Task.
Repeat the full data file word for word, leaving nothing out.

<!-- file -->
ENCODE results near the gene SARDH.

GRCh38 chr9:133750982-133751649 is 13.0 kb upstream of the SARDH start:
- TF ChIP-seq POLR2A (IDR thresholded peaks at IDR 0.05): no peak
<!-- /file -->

ENCODE results near the gene SARDH.

GRCh38 chr9:133750982-133751649 is 13.0 kb upstream of the SARDH start:
- TF ChIP-seq POLR2A (IDR thresholded peaks at IDR 0.05): no peak